Myoclonus is defined as a sudden muscular contraction that usually indicates disease of the central nervous system and may be cortical, subcortical, or spinal in origin. Spinal myoclonus is a rare disorder characterized by myoclonic movements in muscles that originate from several segments of the spinal cord [2]. Spinal myoclonus has been associated with laminectomy, remote effects of cancer, spinal cord injury, postoperative pseudomeningocele, laparotomy, thoracic sympathectomy, poliomyelitis, herpes myelitis, lumbosacral radiculopathy, spinal extradural block, myelopathy due to demyelination, electrical injury, acquired immunodeficiency syndrome, and cervical spondylosis [1,2]. On rare occasions, spinal myoclonus can be observed after peripheral nerve lesions [3]. It is well known that compression of the facial nerve by a cerebellopontine angle mass lesion or by aberrant arteries in the posterior fossa can produce repetitive clonic and tonic contractions of one side of the face. Such conditions can be observed after Bell’s palsy as a late complication [4,6,7].

Although structural lesions are usually found in myoclonus associated with spinal disorders, the pathophysiology remains speculative. Various possible mechanisms can be involved: loss of inhibitory function of local dorsal horn interneurons, abnormal hyperactivity of local anterior horn neurons, aberrant local axon re-excitations and loss of inhibition from suprasegmental descending pathways [1,2]. In the present case, perhaps the simple manipulation of both spinal and peripheral nerves during surgery associated with highly chronic changes in the spine related to schwannoma may be implicated. Other suggested mechanism may be the local irritation of peripheral nerves, promoting ectopic excitation and ephatic transmissions, perhaps associated with traumatic demyelination during surgery [6]. Moreover, as it was a late manifestation in the present case, perhaps abnormal branching after aberrant axonal regeneration and enhanced motor neural excitability could be possible explanations of this disorder [6,7]. Further, a post-mortem study may eventually help in defining histologic abnormalities in the spine, roots and/or peripheral nerves, with the aim of supporting these ideas.

It is important to note that no clear surgical “extra” damage occurred, and no tumor relapse was detected in the present case (Figure 1). Notably many muscles with spasms were not included in the same myotomes directly involved by the tumor or by the surgery. In this sense, it is possible to consider that minimal and non-perceived damage to the peripheral nerves, probably related to the manipulation of muscles and nerves during surgery, could be one of the sources of this unusual dyskinesia.

In conclusion, despite being an exceedingly rare phenomenon, focal or segmental muscle spasms such as myoclonic jerking could be an uncommon manifestation after routine and “uncomplicated” spine surgery, as we pointed out in this very peculiar and interesting case.

Supplementary Materials

The online-only Data Supplement is available with this article at https://doi.org/10.14802/jmd.20017.

Supplementary Video Legends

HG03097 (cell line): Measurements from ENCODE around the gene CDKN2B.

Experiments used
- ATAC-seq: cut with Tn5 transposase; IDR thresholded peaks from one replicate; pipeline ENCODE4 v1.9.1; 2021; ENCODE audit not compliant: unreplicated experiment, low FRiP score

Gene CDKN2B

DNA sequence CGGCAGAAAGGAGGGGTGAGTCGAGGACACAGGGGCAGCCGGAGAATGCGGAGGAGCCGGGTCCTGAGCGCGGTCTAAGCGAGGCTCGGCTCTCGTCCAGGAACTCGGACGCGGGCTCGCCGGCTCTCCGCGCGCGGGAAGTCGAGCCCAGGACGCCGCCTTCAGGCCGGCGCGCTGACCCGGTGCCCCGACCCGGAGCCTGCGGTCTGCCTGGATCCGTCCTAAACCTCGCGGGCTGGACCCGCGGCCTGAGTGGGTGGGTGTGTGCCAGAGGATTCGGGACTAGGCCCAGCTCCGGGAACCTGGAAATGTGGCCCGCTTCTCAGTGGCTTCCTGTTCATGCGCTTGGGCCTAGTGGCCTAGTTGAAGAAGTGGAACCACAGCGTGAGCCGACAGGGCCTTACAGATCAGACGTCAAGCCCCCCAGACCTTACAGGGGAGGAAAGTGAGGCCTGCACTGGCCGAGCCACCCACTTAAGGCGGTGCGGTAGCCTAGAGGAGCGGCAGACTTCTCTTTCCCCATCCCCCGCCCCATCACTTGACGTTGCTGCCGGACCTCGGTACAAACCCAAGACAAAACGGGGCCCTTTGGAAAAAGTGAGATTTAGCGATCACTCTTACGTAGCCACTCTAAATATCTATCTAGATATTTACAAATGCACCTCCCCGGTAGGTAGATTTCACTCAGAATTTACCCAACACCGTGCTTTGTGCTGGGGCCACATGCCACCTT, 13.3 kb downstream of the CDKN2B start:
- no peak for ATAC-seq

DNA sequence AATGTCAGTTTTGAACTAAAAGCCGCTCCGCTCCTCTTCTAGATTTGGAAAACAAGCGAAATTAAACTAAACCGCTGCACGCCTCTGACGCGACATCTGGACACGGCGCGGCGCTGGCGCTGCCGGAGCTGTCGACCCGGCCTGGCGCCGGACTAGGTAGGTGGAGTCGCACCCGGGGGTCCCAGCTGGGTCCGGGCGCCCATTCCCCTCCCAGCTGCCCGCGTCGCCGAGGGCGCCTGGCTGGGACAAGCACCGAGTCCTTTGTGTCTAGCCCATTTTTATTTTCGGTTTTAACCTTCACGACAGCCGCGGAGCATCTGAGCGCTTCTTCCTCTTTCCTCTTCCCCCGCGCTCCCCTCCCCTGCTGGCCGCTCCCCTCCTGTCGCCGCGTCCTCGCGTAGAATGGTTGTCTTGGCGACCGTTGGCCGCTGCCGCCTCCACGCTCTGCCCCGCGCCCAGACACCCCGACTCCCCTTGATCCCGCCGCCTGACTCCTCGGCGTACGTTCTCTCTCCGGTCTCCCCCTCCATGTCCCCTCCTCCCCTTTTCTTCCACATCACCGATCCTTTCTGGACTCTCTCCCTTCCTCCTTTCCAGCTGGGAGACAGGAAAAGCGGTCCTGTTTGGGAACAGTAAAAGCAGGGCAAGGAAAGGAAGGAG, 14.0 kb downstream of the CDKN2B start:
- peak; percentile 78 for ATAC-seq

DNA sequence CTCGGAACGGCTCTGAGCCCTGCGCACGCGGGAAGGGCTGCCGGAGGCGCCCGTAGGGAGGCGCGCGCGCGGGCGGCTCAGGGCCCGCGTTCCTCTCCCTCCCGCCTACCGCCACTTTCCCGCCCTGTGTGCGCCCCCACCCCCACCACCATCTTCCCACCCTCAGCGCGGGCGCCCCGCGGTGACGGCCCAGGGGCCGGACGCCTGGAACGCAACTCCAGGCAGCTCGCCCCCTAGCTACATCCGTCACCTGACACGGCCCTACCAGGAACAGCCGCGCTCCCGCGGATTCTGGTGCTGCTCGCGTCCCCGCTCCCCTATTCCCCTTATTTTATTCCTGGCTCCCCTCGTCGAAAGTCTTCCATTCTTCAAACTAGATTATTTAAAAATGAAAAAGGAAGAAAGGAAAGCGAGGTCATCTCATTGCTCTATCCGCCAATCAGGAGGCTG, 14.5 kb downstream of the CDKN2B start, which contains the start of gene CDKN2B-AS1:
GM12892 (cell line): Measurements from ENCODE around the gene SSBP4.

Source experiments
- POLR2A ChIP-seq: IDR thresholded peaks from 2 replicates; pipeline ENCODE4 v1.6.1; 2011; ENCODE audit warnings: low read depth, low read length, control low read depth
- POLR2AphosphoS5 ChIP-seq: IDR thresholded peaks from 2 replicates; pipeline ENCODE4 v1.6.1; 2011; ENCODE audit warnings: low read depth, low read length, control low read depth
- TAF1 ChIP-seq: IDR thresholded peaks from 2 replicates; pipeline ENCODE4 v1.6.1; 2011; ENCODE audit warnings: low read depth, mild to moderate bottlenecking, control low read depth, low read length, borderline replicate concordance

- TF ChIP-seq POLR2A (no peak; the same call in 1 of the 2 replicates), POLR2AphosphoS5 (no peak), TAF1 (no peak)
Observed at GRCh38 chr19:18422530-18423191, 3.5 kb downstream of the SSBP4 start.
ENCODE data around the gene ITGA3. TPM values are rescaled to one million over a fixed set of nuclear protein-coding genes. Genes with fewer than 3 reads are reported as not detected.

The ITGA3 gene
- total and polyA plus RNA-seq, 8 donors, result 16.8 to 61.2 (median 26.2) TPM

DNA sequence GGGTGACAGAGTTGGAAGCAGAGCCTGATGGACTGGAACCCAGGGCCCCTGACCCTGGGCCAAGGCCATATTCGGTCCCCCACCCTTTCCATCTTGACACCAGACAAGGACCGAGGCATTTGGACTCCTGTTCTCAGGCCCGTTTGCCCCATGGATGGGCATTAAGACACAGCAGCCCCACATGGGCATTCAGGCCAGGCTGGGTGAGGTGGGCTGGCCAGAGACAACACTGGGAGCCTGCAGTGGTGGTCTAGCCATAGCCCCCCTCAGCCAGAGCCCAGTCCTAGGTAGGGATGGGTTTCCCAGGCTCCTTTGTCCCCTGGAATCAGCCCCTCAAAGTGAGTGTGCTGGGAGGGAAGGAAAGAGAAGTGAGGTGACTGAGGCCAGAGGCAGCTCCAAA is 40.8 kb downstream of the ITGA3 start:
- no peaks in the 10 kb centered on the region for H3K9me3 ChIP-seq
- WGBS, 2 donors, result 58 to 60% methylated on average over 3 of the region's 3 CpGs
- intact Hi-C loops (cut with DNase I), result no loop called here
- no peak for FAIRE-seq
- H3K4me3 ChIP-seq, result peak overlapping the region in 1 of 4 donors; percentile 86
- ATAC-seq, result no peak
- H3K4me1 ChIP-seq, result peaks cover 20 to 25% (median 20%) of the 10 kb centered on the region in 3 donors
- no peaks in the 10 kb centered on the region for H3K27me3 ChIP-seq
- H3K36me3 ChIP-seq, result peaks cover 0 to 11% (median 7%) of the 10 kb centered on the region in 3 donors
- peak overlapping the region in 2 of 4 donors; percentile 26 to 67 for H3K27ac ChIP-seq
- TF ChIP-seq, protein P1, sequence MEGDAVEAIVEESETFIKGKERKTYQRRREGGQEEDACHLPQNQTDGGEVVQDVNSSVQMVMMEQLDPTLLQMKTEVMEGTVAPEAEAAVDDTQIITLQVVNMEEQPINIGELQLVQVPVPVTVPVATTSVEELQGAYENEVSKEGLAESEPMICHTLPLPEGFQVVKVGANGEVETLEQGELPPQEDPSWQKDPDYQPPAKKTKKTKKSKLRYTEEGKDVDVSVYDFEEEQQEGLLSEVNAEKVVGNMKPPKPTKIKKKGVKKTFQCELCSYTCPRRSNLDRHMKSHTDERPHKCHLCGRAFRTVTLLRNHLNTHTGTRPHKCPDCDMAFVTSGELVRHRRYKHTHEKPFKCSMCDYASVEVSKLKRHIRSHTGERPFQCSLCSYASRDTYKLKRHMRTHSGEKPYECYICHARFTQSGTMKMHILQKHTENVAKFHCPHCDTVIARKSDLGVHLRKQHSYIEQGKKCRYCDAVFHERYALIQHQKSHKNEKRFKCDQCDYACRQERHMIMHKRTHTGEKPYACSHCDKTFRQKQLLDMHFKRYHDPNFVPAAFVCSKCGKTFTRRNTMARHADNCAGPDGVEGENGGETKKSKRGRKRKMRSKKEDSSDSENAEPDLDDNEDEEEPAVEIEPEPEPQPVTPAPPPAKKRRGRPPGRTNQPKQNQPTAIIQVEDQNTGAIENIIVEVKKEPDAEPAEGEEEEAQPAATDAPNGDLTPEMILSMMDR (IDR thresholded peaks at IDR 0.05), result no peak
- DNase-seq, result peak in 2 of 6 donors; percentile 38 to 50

Video 1. Muscles twitches related to the surgery scar. The patient described as it was like a “dancing scar.”

jmd-20017.mp4

Notes

Conflicts of Interest

The authors have no financial conflicts of interest.

Author Contributions

Conceptualization: Paulo Eduardo Mestrinelli Carrilho. Data curation: Paulo Eduardo Mestrinelli Carrilho. Formal analysis: Paulo Eduardo Mestrinelli Carrilho. Funding acquisition: Paulo Eduardo Mestrinelli Carrilho. Investigation: all authors. Methodology: Paulo Eduardo Mestrinelli Carrilho. Project administration: all authors. Resources: all authors. Software: Paulo Eduardo Mestrinelli Carrilho. Supervision: Marcius Benigno Marques dos Santos. Validation: Paulo Eduardo Mestrinelli Carrilho. Visualization: Marcius Benigno Marques dos Santos. Writing—original draft: Paulo Eduardo Mestrinelli Carrilho. Writing—review & editing: Paulo Eduardo Mestrinelli Carrilho.

Acknowledgements

None.

References

1. Jankovic J, Pardo R. Segmental myoclonus. Clinical and pharmacologic study. Arch Neurol 1986;43:1025–1031.
2. Di Lazzaro V, Restuccia D, Nardone R, Oliviero A, Profice P, Insola A, et al. Changes in spinal cord excitability in a patient with rhythmic segmental myoclonus. J Neurol Neurosurg Psychiatry 1996;61:641–644.
3. Savrun FK, Uluduz D, Erkol G, Kiziltan ME. Spinal myoclonus following a peripheral nerve injury: a case report. J Brachial Plex Peripher Nerve Inj 2008;3:18.
4. Carrilho PE, Paula CF, Soares EW, Alves O. Focal facial spasms associated with benign parotid hypertrophy. Arq Neuropsiquiatr 2008;66:83–84.
5. Converse JM, Coburn RJ. The twitching scar. Br J Plast Surg 1971;24:272–276.
6. Nielsen VK. Pathophysiology of hemifacial spasm: I. Ephaptic transmission and ectopic excitation. Neurology 1984;34:418–426.
7. Valls-Solé J, Montero J. Movement disorders in patients with peripheral facial palsy. Mov Disord 2003;18:1424–1435.

Article information Continued

Figure 1.

Magnetic resonance imaging fluid-attenuated inversion recovery (FLAIR) and T2 sequence disclosing T3 level spine schwannoma (arrows). A: Pre surgery. B: Post surgery.